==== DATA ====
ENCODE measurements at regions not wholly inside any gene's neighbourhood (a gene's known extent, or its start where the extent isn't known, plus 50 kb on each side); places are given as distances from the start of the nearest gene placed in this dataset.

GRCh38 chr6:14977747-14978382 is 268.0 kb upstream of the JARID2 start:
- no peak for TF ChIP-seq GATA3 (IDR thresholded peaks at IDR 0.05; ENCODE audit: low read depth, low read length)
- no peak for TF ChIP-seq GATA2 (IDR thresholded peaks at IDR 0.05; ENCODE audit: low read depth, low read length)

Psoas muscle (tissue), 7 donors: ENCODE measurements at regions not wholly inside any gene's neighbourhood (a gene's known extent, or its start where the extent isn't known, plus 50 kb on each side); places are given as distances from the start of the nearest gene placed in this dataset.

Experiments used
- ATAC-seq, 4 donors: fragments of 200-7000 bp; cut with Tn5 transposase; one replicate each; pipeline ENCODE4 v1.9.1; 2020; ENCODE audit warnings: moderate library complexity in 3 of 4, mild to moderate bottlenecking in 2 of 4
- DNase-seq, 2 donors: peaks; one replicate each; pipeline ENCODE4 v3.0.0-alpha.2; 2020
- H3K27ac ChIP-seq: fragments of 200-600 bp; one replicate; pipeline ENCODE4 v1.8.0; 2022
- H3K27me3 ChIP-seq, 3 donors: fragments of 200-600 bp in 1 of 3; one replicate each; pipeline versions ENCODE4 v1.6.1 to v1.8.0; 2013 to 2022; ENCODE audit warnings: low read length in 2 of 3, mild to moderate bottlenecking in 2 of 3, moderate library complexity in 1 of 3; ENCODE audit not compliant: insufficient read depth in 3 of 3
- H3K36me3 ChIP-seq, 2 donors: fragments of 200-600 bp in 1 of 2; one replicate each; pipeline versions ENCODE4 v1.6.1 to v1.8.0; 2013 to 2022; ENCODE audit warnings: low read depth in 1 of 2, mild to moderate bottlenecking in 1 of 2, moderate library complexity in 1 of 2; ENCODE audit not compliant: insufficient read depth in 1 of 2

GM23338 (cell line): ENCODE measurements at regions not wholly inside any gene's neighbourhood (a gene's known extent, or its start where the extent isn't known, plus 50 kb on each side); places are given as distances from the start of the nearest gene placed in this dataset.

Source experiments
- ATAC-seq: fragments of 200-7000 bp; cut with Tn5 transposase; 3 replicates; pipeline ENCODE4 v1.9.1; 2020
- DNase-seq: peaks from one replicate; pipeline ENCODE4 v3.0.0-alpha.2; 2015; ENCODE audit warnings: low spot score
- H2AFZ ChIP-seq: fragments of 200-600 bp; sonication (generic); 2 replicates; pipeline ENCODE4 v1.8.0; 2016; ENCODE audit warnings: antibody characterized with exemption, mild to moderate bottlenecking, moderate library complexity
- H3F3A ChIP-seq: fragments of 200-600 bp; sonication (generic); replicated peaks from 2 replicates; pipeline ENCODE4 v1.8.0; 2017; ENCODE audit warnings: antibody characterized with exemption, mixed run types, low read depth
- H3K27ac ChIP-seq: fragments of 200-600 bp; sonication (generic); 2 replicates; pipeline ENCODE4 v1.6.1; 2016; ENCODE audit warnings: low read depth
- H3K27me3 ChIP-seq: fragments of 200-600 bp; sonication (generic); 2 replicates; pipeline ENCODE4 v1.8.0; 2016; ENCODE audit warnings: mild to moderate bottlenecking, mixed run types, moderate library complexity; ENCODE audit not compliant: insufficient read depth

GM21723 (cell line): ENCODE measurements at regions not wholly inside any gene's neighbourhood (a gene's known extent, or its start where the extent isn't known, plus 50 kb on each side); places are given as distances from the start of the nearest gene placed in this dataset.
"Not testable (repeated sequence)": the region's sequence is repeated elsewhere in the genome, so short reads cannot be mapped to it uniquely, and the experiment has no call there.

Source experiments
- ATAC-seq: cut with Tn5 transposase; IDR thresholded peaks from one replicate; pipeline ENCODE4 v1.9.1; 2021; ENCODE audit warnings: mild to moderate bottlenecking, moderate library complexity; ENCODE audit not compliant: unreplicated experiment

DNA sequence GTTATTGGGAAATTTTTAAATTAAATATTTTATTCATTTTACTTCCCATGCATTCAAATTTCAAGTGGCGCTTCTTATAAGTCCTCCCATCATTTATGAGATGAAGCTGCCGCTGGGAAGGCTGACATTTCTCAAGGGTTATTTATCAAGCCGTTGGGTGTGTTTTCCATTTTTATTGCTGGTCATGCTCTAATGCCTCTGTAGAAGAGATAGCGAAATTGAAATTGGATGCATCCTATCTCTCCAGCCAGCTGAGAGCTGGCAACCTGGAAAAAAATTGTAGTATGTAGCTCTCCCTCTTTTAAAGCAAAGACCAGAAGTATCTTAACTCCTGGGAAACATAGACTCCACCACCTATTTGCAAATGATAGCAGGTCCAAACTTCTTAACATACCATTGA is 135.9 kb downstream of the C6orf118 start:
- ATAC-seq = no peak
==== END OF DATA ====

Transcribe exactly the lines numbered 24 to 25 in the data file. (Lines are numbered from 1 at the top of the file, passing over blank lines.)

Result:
DNA sequence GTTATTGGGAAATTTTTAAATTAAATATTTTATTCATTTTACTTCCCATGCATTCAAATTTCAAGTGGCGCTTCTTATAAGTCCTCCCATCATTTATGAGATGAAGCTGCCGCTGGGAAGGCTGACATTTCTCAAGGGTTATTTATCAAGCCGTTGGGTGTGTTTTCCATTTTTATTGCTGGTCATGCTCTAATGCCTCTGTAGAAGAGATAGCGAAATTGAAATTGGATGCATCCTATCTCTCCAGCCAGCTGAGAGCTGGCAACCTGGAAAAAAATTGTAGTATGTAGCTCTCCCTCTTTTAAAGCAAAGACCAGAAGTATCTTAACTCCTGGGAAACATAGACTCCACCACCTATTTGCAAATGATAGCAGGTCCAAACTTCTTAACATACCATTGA is 135.9 kb downstream of the C6orf118 start:
- ATAC-seq = no peak